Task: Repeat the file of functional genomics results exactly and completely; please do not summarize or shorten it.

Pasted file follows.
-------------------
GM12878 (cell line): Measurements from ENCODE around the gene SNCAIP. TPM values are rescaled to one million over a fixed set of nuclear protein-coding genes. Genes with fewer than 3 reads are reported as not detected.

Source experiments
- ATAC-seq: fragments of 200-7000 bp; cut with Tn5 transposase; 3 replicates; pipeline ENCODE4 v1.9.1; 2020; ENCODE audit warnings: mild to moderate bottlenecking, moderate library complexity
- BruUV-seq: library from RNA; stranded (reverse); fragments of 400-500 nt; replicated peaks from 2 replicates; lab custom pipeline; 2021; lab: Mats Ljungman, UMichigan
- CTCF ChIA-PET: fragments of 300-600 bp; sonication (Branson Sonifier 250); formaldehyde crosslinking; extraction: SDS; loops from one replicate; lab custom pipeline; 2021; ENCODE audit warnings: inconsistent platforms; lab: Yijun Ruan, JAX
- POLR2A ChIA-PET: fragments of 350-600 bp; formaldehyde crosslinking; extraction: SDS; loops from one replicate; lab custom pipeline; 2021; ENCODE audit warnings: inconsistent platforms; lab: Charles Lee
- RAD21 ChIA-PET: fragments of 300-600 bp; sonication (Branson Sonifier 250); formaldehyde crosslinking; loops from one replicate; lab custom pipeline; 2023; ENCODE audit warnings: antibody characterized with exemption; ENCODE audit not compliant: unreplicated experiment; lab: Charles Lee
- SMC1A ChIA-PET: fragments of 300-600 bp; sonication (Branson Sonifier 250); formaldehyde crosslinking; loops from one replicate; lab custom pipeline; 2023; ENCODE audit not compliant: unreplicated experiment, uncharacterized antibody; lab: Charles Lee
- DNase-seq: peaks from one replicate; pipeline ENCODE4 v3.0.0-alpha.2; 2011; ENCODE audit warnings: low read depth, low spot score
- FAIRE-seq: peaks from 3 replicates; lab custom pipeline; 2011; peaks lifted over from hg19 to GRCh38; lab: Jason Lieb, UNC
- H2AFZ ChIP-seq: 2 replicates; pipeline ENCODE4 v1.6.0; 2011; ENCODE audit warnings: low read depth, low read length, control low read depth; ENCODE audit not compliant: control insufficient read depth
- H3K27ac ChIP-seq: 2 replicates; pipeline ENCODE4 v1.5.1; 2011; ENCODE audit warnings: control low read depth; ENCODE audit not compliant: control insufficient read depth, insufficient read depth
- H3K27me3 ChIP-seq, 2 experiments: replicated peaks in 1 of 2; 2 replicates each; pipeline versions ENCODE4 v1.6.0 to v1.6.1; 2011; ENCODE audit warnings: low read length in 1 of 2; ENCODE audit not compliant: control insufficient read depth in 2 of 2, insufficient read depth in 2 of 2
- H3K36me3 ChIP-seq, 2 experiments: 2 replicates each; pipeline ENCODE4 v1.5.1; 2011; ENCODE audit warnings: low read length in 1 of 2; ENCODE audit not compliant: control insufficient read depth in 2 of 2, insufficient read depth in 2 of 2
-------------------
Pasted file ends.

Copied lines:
GM12878 (cell line): Measurements from ENCODE around the gene SNCAIP. TPM values are rescaled to one million over a fixed set of nuclear protein-coding genes. Genes with fewer than 3 reads are reported as not detected.

Source experiments
- ATAC-seq: fragments of 200-7000 bp; cut with Tn5 transposase; 3 replicates; pipeline ENCODE4 v1.9.1; 2020; ENCODE audit warnings: mild to moderate bottlenecking, moderate library complexity
- BruUV-seq: library from RNA; stranded (reverse); fragments of 400-500 nt; replicated peaks from 2 replicates; lab custom pipeline; 2021; lab: Mats Ljungman, UMichigan
- CTCF ChIA-PET: fragments of 300-600 bp; sonication (Branson Sonifier 250); formaldehyde crosslinking; extraction: SDS; loops from one replicate; lab custom pipeline; 2021; ENCODE audit warnings: inconsistent platforms; lab: Yijun Ruan, JAX
- POLR2A ChIA-PET: fragments of 350-600 bp; formaldehyde crosslinking; extraction: SDS; loops from one replicate; lab custom pipeline; 2021; ENCODE audit warnings: inconsistent platforms; lab: Charles Lee
- RAD21 ChIA-PET: fragments of 300-600 bp; sonication (Branson Sonifier 250); formaldehyde crosslinking; loops from one replicate; lab custom pipeline; 2023; ENCODE audit warnings: antibody characterized with exemption; ENCODE audit not compliant: unreplicated experiment; lab: Charles Lee
- SMC1A ChIA-PET: fragments of 300-600 bp; sonication (Branson Sonifier 250); formaldehyde crosslinking; loops from one replicate; lab custom pipeline; 2023; ENCODE audit not compliant: unreplicated experiment, uncharacterized antibody; lab: Charles Lee
- DNase-seq: peaks from one replicate; pipeline ENCODE4 v3.0.0-alpha.2; 2011; ENCODE audit warnings: low read depth, low spot score
- FAIRE-seq: peaks from 3 replicates; lab custom pipeline; 2011; peaks lifted over from hg19 to GRCh38; lab: Jason Lieb, UNC
- H2AFZ ChIP-seq: 2 replicates; pipeline ENCODE4 v1.6.0; 2011; ENCODE audit warnings: low read depth, low read length, control low read depth; ENCODE audit not compliant: control insufficient read depth
- H3K27ac ChIP-seq: 2 replicates; pipeline ENCODE4 v1.5.1; 2011; ENCODE audit warnings: control low read depth; ENCODE audit not compliant: control insufficient read depth, insufficient read depth
- H3K27me3 ChIP-seq, 2 experiments: replicated peaks in 1 of 2; 2 replicates each; pipeline versions ENCODE4 v1.6.0 to v1.6.1; 2011; ENCODE audit warnings: low read length in 1 of 2; ENCODE audit not compliant: control insufficient read depth in 2 of 2, insufficient read depth in 2 of 2
- H3K36me3 ChIP-seq, 2 experiments: 2 replicates each; pipeline ENCODE4 v1.5.1; 2011; ENCODE audit warnings: low read length in 1 of 2; ENCODE audit not compliant: control insufficient read depth in 2 of 2, insufficient read depth in 2 of 2